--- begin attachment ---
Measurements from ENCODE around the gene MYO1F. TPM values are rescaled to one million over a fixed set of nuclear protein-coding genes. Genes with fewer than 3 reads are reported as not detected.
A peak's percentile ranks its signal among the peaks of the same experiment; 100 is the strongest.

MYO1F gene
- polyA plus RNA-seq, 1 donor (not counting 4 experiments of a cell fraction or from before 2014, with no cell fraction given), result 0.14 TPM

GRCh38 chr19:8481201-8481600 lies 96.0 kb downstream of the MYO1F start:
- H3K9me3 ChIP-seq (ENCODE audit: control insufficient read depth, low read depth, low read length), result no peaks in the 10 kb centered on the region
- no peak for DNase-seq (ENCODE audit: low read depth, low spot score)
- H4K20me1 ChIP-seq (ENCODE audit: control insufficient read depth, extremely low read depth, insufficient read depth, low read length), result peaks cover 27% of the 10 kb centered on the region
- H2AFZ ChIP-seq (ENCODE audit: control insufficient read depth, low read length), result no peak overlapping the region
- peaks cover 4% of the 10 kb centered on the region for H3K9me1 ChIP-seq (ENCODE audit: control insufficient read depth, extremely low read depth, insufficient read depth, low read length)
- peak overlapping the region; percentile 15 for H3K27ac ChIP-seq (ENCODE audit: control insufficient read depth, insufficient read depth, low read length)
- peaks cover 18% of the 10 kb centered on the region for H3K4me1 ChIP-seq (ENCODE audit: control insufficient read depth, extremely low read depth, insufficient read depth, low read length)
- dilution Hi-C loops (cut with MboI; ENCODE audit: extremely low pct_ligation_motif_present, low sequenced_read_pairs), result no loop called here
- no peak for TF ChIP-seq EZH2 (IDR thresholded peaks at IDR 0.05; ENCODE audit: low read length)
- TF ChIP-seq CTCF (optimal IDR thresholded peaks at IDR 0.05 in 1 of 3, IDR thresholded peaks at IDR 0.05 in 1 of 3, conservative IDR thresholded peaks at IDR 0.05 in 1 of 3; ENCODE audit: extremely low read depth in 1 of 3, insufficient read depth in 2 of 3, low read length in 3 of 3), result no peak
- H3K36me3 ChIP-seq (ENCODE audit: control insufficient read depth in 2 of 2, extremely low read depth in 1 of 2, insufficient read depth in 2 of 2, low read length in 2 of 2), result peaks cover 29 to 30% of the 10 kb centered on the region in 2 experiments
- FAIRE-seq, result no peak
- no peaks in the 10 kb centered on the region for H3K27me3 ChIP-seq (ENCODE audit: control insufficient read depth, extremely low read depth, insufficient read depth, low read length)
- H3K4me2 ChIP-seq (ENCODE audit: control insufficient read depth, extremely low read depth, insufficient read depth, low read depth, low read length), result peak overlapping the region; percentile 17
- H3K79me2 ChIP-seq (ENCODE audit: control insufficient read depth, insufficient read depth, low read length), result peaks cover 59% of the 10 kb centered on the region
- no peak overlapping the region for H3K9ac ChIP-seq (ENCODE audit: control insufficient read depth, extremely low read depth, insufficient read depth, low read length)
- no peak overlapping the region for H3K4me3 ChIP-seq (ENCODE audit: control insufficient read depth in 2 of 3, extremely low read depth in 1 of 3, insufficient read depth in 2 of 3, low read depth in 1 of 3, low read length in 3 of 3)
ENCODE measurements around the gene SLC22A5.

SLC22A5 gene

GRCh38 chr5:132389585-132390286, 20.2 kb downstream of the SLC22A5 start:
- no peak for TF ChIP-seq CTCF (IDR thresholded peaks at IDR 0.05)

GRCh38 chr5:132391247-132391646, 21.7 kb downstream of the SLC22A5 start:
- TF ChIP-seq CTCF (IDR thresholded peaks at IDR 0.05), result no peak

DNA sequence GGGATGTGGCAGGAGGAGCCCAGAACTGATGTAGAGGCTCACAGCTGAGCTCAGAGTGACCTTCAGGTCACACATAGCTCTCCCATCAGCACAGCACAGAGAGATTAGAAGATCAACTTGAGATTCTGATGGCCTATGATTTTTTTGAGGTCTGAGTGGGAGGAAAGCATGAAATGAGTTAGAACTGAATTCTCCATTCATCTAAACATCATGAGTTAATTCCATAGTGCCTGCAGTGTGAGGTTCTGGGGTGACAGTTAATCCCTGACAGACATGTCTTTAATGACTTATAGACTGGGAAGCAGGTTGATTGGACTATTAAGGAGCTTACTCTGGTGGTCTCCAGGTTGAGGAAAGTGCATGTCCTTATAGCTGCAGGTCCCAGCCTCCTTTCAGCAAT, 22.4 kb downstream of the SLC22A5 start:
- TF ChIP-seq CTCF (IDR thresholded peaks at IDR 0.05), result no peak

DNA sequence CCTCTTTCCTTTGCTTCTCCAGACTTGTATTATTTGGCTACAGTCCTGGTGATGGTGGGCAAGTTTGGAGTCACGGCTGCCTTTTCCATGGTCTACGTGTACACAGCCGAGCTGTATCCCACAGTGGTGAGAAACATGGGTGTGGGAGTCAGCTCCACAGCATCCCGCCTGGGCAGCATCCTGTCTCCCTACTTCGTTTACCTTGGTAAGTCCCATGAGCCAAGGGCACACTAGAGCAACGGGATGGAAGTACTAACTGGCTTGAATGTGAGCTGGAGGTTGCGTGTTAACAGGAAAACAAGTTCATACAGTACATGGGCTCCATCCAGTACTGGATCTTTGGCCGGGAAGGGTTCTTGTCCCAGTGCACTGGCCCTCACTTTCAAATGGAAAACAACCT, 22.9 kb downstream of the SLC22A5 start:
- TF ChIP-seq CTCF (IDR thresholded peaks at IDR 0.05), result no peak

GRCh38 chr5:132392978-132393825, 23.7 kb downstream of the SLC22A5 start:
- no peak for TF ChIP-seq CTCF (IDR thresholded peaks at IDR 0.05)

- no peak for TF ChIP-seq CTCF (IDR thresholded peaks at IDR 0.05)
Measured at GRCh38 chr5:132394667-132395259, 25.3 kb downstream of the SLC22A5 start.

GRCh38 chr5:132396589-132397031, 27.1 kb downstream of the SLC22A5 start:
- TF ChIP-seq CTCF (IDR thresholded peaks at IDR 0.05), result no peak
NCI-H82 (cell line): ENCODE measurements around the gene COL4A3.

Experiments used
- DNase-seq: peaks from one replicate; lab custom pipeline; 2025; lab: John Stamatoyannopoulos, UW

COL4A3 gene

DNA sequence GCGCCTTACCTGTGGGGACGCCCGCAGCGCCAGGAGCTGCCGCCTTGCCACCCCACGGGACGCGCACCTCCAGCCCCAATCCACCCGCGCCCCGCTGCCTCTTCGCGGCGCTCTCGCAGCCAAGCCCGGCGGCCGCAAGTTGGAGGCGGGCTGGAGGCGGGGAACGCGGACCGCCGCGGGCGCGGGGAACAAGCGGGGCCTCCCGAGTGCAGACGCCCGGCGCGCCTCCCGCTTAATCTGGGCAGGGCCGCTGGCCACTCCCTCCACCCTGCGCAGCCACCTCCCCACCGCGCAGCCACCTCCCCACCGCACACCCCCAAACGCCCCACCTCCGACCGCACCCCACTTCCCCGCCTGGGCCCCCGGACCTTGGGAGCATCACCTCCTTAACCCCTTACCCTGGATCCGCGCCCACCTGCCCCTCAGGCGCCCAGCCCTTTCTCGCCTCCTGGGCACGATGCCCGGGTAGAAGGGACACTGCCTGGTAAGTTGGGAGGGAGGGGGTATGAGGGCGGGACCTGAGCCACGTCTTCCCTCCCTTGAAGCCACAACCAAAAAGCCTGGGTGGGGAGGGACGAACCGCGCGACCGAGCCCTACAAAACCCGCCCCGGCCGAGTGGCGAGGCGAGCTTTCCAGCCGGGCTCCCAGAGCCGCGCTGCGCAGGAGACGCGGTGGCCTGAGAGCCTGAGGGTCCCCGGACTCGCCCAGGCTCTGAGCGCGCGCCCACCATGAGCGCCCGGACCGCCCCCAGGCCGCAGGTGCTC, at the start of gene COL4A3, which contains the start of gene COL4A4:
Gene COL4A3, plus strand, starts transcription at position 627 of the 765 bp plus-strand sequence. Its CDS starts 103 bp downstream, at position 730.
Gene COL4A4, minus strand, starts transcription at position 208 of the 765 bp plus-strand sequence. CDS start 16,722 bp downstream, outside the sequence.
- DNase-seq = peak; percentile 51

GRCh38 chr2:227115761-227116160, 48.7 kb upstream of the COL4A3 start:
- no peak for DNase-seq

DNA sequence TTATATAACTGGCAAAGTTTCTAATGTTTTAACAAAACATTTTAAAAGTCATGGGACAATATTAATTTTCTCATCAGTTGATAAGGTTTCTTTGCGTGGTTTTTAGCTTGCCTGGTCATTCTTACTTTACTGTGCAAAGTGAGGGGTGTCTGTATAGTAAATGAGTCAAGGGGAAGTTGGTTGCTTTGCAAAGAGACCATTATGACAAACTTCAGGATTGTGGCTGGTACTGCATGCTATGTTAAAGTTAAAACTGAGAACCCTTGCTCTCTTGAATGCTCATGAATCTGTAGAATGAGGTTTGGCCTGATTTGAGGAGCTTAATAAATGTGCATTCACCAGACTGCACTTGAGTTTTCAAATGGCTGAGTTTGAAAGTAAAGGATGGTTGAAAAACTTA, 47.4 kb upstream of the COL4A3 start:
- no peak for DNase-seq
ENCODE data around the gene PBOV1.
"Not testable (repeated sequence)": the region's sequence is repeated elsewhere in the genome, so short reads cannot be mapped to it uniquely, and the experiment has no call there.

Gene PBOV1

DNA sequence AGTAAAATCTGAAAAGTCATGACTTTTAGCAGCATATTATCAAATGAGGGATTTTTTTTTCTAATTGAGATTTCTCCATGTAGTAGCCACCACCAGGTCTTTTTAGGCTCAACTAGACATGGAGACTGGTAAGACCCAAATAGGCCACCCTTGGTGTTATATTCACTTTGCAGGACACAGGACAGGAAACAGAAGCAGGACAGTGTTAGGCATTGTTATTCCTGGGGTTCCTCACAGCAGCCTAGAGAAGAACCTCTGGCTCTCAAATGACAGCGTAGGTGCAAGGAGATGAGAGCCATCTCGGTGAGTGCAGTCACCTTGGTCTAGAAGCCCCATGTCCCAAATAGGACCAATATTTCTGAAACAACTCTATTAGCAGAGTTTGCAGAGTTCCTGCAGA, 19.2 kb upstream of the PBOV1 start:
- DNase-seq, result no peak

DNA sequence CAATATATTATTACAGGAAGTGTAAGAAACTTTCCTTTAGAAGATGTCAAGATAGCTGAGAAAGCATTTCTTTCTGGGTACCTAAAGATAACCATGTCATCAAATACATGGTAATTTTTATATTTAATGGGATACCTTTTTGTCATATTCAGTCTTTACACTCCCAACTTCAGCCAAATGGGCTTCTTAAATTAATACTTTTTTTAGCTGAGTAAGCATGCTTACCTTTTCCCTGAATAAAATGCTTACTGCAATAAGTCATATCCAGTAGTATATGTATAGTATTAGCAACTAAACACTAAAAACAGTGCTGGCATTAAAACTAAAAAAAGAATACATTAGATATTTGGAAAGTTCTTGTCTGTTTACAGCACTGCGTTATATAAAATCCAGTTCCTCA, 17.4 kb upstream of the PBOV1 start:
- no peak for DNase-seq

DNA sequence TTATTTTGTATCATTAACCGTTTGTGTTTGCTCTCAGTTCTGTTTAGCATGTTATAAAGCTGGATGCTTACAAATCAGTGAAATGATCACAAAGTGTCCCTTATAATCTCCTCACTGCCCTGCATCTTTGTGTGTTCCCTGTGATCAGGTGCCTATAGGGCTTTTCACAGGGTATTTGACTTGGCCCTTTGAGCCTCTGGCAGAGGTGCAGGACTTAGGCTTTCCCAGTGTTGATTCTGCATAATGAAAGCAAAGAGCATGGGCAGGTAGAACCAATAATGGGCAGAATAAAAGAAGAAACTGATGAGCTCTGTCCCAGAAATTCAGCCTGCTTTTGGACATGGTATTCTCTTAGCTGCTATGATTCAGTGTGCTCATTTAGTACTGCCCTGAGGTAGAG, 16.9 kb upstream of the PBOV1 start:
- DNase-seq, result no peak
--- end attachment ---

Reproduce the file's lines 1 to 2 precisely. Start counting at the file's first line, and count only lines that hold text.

Measurements from ENCODE around the gene MYO1F. TPM values are rescaled to one million over a fixed set of nuclear protein-coding genes. Genes with fewer than 3 reads are reported as not detected.
A peak's percentile ranks its signal among the peaks of the same experiment; 100 is the strongest.